Maritza Martinez, Magdy Angel-Hurtado, and Laurin Mayeno with Somos Familia’s Día de Los Muertos altar in honor of our transgender community lost on 2017
Akonadi Foundation’s mission is to eliminate structural racism that leads to inequity in the United States. Using an ecosystem grantmaking lens, Akonadi supports and nurtures grassroots organizing, culture shift, and policy changes that build Oakland’s racial justice movement. We are lifting up the work of our grant partners through a monthly spotlight series; for our April installment, we feature East Bay Community Law Center and Somos Familia.
Maritza Martinez talks about her work with Somos Familia as an organizer:
The mission of Somos Familia is to create support and acceptance for Latina/o/x lesbian, gay, bisexual, transgender, queer or questioning youth and their families so that youth of all sexual orientations, gender expressions and identities are accepted and celebrated by their families and communities.
Personally, why are you a part of this organization? What draws you to the work on a personal level?
For me as queer Cuban-American as well as for many Latinx youth, having family accept and support us is something we desperately wished for (Supporting and Caring For Our Latino LGBTQ Youth). Thankfully, my Catholic Cuban family embraced my partner and me as part of the family. I feel extremely grateful and fortunate for their love and acceptance.
Before being introduced to Somos Familia, I had never seen a Latina mom openly proud of their LGBTQ child. I had met some accepting family members and some rejecting family members but never a parent proudly proclaiming their child is LGBTQ. But it wasn’t until I heard Mirna, Dolores, and Susana — in Somos Familia’s video Tres Gotas de Agua — tell their stories that I realized the power families hold in transforming our communities. Since I began working with Somos Familia, I have been constantly surprised and moved by the power of families to affect change.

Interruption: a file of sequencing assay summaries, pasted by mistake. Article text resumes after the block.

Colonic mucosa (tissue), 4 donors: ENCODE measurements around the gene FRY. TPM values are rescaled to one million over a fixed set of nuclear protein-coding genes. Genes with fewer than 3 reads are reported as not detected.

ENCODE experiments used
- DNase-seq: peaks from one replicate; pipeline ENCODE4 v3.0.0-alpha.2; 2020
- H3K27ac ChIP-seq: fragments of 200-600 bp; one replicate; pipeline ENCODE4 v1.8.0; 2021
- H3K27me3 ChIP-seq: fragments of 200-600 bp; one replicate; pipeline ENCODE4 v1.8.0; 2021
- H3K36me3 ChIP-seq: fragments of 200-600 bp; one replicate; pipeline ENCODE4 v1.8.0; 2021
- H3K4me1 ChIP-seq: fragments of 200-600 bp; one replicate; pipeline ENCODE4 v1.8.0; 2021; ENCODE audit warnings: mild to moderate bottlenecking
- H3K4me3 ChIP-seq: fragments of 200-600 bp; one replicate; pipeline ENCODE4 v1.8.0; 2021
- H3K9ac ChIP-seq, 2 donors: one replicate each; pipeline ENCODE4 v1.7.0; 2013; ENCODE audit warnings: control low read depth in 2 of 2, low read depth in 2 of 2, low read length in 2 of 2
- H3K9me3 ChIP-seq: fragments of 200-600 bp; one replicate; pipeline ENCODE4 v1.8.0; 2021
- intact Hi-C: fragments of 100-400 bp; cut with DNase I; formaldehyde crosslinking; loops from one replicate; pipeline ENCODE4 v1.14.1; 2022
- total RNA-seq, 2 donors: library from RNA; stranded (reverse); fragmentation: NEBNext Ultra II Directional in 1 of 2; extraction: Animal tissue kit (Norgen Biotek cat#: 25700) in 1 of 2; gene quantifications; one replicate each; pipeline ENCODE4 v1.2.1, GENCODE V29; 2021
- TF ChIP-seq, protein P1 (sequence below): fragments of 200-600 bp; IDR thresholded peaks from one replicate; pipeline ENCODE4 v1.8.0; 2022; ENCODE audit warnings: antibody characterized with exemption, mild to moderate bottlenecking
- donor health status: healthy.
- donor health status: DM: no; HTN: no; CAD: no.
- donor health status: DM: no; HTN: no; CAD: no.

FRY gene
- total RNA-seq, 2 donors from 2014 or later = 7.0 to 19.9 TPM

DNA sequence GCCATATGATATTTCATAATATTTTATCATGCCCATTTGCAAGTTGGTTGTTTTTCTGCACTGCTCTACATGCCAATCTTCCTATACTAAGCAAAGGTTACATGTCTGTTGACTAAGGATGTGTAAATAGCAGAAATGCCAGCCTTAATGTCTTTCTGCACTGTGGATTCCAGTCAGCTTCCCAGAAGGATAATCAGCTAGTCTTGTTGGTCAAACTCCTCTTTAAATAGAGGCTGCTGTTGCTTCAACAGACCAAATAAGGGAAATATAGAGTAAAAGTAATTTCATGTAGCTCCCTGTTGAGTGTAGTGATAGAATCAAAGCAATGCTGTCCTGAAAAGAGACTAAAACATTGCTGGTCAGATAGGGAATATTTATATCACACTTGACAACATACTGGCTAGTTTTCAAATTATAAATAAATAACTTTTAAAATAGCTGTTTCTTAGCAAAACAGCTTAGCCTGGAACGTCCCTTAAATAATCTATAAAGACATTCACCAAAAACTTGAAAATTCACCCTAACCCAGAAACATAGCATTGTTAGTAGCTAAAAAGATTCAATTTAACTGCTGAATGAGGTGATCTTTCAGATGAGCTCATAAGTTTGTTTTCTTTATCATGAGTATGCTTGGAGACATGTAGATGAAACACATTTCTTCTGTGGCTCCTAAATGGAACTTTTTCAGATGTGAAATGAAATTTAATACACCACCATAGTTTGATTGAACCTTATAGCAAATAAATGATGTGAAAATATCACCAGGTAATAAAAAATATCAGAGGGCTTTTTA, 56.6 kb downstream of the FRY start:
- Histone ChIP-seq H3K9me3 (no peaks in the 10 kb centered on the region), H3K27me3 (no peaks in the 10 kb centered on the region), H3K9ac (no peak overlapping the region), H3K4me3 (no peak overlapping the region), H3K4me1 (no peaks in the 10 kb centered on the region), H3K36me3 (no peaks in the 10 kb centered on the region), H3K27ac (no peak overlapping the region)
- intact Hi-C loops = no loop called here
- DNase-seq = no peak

How does Somos Familia affirm and celebrate the collective memory, shared histories, social identities, and cultures of Oakland’s communities of color?
Many Latinx cultures have strong traditions expressed through storytelling, both oral and written. Somos Familia harnesses these traditions to showcase new original works covering gender identity, queer identity, and the challenges of finding queer spaces as a youth and a person of color.
Somos Familia has worked with filmmakers, writers and youth poets in the past as part of our community acceptance work. We have worked with filmmakers to complete and showcase films about family acceptance in Latinx families, such as Tres Gotas de Agua, El Canto del Colibrí, and Raising Zoey. We have provided space for youth poets to perform their works to expand the community’s understanding of their experiences. In the last year, we also worked with volunteers to create an animated series, Entre Nos, about coming out and family acceptance. The series isavailable on our website.
What is the vision that guides your work? What will the world – and specifically Oakland – look like if you are successful?
We envision a world where youth of all sexual orientations and gender identities are accepted and celebrated by their families and communities.
Every day, in Oakland and around the world, children and youth are teased, harassed and subjected to violence because someone thinks they are lesbian, gay, bisexual or transgender. Lesbian, gay and bisexual youth who are rejected by their families have a higher risk of depression and attempted suicide than youth who are accepted or celebrated by their families. Somos Familia brings families together to transform this reality by building, culturally responsive, bilingual support for Latinx LGBTQ youth and their families within communities and across generations and creating healthy, safe spaces for LGBTQ youth and their families in community environments (churches, schools, etc.).
What will you be focused on for the rest of the year?
Our work is at the intersection of various isolated communities. With Latinx populations growing in the U.S. and LGBTQ, immigrant, and Latinx communities being targeted politically, our work to build community at this intersection is critical. We will be working with TPS Committee for Permanent Residency, which is hosting an LGBTQ-centered TPS Symposium on April 29, 2018, at 5 p.m. at La Peña Cultural Center. We will have several resources for community members with TPS including “Know your rights”, a resource fair, workshops and information for LGBTQ+ people with TPS. In addition, we will continue to work with families and communities through workshops and community events, including Pride in both San Francisco and Oakland, the annual Día de La Familia celebration, and much more.